RAJ at Honduras Coup 2009 touched on something I had not thought about, but which in fact has been a source of considerable research (at least in political science) in the past decade or so. That is informal politics in Latin America:
In retrospect, the main problem with the attempt to negotiate the San Jose Accord may have been that taking place away from Honduras impeded the kind of informal contacts that clearly helped promote an agreement.
In 2003 I published a book on Chilean civil-military relations, and I argued that informal contacts were not conducive to civilian supremacy over the armed forces. The military was able to use informal contacts to get what it wanted, all the while circumventing legally established channels.
However, that cut against the grain of most analyses, which viewed informal channels as often positive for getting things done (e.g. see Helmke and Levitsky's Informal Institutions and Democracy: Lessons from Latin America). Informal contacts could reinforce formal institutions.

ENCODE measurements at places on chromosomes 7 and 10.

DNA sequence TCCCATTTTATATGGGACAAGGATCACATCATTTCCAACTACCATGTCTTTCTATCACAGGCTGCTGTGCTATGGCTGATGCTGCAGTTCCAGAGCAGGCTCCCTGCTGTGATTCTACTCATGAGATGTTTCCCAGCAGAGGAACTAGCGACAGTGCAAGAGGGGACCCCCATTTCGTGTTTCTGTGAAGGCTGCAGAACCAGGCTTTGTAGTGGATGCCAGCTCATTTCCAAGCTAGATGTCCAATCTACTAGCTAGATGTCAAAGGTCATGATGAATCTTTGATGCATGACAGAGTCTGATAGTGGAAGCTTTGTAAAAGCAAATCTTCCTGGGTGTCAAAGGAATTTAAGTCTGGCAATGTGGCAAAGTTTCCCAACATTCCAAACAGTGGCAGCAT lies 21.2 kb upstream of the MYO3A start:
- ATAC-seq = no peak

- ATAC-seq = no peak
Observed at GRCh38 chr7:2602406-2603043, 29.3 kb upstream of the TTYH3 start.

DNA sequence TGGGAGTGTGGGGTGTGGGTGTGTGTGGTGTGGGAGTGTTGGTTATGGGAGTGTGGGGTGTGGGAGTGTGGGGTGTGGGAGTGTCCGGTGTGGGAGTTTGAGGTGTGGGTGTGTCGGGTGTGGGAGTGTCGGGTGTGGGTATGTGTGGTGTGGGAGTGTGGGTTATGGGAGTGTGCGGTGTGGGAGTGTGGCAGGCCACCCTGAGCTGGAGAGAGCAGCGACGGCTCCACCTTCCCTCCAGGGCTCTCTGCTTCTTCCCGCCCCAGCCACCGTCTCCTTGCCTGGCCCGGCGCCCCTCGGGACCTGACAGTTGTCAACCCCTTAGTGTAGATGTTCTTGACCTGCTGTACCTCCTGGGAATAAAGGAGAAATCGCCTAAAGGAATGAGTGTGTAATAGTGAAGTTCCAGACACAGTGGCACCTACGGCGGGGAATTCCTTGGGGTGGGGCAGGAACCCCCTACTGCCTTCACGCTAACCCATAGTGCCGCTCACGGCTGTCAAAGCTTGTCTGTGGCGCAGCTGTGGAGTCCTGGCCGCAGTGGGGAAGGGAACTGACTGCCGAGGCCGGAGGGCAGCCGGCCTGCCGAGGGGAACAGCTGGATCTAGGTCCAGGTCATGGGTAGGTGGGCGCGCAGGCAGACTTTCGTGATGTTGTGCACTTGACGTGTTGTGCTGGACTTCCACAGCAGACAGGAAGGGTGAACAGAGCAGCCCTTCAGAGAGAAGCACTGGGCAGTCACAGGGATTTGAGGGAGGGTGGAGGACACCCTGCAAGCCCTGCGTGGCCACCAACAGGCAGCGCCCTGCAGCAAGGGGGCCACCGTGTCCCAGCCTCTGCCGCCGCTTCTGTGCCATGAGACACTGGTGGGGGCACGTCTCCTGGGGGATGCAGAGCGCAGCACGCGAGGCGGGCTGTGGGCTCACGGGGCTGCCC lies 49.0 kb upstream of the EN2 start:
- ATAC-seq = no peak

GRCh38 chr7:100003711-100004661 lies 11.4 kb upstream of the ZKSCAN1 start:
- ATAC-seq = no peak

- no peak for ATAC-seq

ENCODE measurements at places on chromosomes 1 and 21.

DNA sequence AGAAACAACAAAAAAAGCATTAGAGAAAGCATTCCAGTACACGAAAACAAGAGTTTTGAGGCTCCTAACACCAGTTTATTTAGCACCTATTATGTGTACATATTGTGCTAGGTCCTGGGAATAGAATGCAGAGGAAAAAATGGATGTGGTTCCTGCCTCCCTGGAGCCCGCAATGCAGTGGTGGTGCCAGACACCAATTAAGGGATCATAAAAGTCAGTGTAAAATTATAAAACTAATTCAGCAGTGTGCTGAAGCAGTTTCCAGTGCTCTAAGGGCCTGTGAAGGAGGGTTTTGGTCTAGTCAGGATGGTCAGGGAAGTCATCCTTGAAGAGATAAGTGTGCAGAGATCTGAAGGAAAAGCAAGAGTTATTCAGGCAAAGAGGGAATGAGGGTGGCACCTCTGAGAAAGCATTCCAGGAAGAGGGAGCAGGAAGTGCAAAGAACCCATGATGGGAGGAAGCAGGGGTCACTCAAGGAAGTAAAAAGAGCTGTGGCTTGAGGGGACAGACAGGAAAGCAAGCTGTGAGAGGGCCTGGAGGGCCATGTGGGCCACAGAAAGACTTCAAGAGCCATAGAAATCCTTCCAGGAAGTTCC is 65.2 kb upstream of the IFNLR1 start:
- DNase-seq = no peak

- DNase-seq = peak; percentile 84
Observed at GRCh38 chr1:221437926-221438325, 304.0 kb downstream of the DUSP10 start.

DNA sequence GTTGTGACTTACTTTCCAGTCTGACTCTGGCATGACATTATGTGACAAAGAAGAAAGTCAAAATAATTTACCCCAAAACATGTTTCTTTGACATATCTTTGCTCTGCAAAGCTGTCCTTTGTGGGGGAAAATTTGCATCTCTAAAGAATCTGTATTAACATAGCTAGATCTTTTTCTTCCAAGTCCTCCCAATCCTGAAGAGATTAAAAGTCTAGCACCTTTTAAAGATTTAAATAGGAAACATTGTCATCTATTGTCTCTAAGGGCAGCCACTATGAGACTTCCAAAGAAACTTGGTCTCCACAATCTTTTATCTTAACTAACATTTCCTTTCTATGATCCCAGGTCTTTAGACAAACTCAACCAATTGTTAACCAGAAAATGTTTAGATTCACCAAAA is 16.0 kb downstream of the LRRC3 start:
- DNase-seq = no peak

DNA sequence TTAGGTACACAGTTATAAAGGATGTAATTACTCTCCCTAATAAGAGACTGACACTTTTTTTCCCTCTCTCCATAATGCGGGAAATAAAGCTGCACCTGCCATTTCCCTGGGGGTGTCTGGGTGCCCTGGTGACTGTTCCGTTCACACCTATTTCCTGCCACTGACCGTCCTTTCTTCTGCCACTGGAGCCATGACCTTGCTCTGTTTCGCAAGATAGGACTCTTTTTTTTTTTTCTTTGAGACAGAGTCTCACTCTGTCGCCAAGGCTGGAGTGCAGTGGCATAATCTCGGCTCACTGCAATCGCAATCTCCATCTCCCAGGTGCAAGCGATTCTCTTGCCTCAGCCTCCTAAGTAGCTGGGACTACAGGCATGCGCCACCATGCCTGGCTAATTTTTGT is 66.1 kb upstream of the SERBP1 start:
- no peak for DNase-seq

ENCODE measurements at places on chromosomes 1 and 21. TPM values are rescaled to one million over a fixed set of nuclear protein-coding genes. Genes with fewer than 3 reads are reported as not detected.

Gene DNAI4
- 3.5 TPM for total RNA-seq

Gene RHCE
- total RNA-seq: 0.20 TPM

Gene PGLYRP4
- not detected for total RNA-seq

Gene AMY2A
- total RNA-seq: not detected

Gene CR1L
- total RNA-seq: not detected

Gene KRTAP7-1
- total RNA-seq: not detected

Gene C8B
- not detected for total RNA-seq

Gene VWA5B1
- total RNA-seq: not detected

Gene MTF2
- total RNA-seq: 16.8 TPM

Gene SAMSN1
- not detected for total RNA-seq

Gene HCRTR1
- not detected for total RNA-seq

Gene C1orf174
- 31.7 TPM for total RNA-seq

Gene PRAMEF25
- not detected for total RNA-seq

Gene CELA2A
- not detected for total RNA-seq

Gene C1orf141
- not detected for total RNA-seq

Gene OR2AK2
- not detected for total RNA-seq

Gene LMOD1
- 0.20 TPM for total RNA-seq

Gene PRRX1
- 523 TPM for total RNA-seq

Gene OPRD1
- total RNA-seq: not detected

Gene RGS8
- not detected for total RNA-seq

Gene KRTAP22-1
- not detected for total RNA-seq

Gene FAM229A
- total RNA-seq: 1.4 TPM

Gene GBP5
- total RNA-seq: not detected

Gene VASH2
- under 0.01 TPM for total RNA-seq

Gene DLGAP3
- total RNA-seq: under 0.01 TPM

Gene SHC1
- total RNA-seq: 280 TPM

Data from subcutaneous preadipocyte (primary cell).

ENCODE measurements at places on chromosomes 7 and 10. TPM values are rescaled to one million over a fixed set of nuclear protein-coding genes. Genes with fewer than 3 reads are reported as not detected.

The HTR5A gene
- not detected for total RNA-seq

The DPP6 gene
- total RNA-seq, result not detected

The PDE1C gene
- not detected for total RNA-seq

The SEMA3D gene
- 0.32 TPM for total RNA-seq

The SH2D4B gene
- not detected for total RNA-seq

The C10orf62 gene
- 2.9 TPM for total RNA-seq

Since then, my research has evolved in other directions, but it would be very interesting to study the role of informal contacts in the Honduran crisis. What horse trading went on outside the formal negotiations? In what ways was physical presence in Honduras essential to informal contacts?